When This Dog Training Company Went Off-Course, The Owner Took a Time-Out. Here’s How He Got It Back on All Fours.

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Mark Van Wye is in the dog-training . But to thrive, he needed to do a better job training his own business.

Courtesy of Zoom Room

“We made a lot of the classic mistakes that many new franchises do,” he admits now. His business, Zoom Room, offers dog-training classes, as well as “a fun, sporty place” where owners can play with their pups. It was inspired by a sport called dog agility, where dogs run through obstacle courses. “We wanted to demystify dog training completely,” Van Wye says, and dog owners jumped at the opportunity. His company started franchising in 2009 and grew to 20 units in five years, but then those early franchisees started failing. By 2019, Zoom Room was down to six franchised units — and Van Wye had put a two-year moratorium on new locations, giving himself time to fix the business. Now he’s up to 24 units currently open and 60 units opening soon across 21 states. Here’s what he did to get tails wagging again.

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What were those early years like?

There was an initial excitement — but when I took my head out of the sand, I realized that although we had stores open, they weren’t doing particularly well. We weren’t doing enough thorough vetting of franchisees, weren’t putting any investment into real estate teams to make sure they were picking the perfect location, and we didn’t have a grasp on what the unit economics were.

So you hit pause on new store openings. What then?

First, we needed to introduce the idea that our service was repeatable. When we started, we offered a six-week program — you do it, you get a certificate, and it’s over. So I created a curriculum that you could do for your entire life with your dog. Second, we focused on and . We had this tremendous database about our customers, so how could we reach more people just like them? We built out our own algorithm and software to find the right people in the community, let them know about the business, and had additional layers of technology to retain and keep them engaged.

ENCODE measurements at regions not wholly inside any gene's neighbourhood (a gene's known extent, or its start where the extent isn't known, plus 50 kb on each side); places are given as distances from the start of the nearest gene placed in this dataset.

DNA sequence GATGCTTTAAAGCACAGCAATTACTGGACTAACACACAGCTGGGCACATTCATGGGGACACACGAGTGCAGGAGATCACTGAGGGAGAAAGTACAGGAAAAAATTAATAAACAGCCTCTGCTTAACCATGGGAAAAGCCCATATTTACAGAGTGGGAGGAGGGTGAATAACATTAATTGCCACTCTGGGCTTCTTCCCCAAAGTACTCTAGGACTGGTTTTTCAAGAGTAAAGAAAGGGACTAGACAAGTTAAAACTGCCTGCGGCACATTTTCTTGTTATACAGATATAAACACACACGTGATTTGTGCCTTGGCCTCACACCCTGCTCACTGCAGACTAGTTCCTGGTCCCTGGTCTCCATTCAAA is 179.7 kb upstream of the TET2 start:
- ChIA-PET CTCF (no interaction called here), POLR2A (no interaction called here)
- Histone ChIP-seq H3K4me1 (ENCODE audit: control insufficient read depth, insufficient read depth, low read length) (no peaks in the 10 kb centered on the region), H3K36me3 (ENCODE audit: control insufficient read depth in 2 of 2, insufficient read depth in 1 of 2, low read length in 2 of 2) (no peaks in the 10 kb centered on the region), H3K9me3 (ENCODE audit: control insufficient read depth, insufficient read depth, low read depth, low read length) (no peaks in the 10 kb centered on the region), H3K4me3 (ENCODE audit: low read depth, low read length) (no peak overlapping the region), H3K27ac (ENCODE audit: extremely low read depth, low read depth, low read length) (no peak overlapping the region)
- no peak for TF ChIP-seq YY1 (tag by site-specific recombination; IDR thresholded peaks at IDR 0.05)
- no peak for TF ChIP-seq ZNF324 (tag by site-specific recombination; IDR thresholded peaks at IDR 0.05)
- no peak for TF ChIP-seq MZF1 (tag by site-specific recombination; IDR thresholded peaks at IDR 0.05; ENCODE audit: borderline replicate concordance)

The last piece was scheduling — having people come in as much as possible. We set up a credit system, so customers didn’t have to make any big commitments. And we added flexibility. This is quite normal in, let’s say, a yoga class: You drop in when you can. By reducing all the friction points of when you can come in, what commitment you’re signing up for, and having so many options available through positive reinforcement, that led to immediate success.

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Image Credit: Courtesy of Zoom Room

Did you consider larger changes to the business?

We didn’t raise prices, we didn’t add other lines [of revenue]. The classic mistake that businesspeople make is, “Oh, we’re not making enough money; let’s add grooming or daycare.” But we didn’t change the fundamental nature of Zoom Room, which is that we do dog training with an emphasis on socialization. We changed subtle things that affected the rate at which people purchased classes, how frequently they came, and the ability to target the ads effectively with our tech. A nickel here and a nickel there is how you get to every unit doing six figures of profits every year.

What advice do you have for others who hit a similar roadblock?

There must be something that’s driving you. If you’ve got a business that has plateaued or is failing, then you can’t be doing it for the money, because there are a lot of easier ways to make money than to take on something that is stale, stagnant, or broken. You’ve got to be led by something, whether it’s mission-driven or purpose-driven. If you don’t have that passion and ability to commit, go all-in, and build up the team that you need to accomplish that vision, then I don’t think you can do it.

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